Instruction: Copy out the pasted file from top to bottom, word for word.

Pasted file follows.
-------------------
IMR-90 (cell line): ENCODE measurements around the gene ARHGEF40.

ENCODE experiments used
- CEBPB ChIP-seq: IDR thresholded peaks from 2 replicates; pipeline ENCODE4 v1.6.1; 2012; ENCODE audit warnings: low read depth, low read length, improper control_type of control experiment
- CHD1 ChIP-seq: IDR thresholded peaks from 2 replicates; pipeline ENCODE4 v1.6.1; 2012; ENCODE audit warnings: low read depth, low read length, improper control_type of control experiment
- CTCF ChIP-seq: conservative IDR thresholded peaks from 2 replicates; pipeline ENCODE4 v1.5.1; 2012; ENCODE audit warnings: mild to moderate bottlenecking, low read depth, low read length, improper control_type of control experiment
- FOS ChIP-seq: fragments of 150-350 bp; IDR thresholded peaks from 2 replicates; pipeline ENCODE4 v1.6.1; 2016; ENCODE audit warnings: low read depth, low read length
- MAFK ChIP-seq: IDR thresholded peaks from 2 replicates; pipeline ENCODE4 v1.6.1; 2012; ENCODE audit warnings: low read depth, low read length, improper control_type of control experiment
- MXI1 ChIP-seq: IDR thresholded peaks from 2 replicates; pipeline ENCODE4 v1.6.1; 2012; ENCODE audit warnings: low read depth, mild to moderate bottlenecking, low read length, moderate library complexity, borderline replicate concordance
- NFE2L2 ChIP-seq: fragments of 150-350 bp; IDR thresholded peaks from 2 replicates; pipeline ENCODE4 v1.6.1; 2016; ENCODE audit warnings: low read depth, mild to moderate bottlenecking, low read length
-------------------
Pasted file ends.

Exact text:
IMR-90 (cell line): ENCODE measurements around the gene ARHGEF40.

ENCODE experiments used
- CEBPB ChIP-seq: IDR thresholded peaks from 2 replicates; pipeline ENCODE4 v1.6.1; 2012; ENCODE audit warnings: low read depth, low read length, improper control_type of control experiment
- CHD1 ChIP-seq: IDR thresholded peaks from 2 replicates; pipeline ENCODE4 v1.6.1; 2012; ENCODE audit warnings: low read depth, low read length, improper control_type of control experiment
- CTCF ChIP-seq: conservative IDR thresholded peaks from 2 replicates; pipeline ENCODE4 v1.5.1; 2012; ENCODE audit warnings: mild to moderate bottlenecking, low read depth, low read length, improper control_type of control experiment
- FOS ChIP-seq: fragments of 150-350 bp; IDR thresholded peaks from 2 replicates; pipeline ENCODE4 v1.6.1; 2016; ENCODE audit warnings: low read depth, low read length
- MAFK ChIP-seq: IDR thresholded peaks from 2 replicates; pipeline ENCODE4 v1.6.1; 2012; ENCODE audit warnings: low read depth, low read length, improper control_type of control experiment
- MXI1 ChIP-seq: IDR thresholded peaks from 2 replicates; pipeline ENCODE4 v1.6.1; 2012; ENCODE audit warnings: low read depth, mild to moderate bottlenecking, low read length, moderate library complexity, borderline replicate concordance
- NFE2L2 ChIP-seq: fragments of 150-350 bp; IDR thresholded peaks from 2 replicates; pipeline ENCODE4 v1.6.1; 2016; ENCODE audit warnings: low read depth, mild to moderate bottlenecking, low read length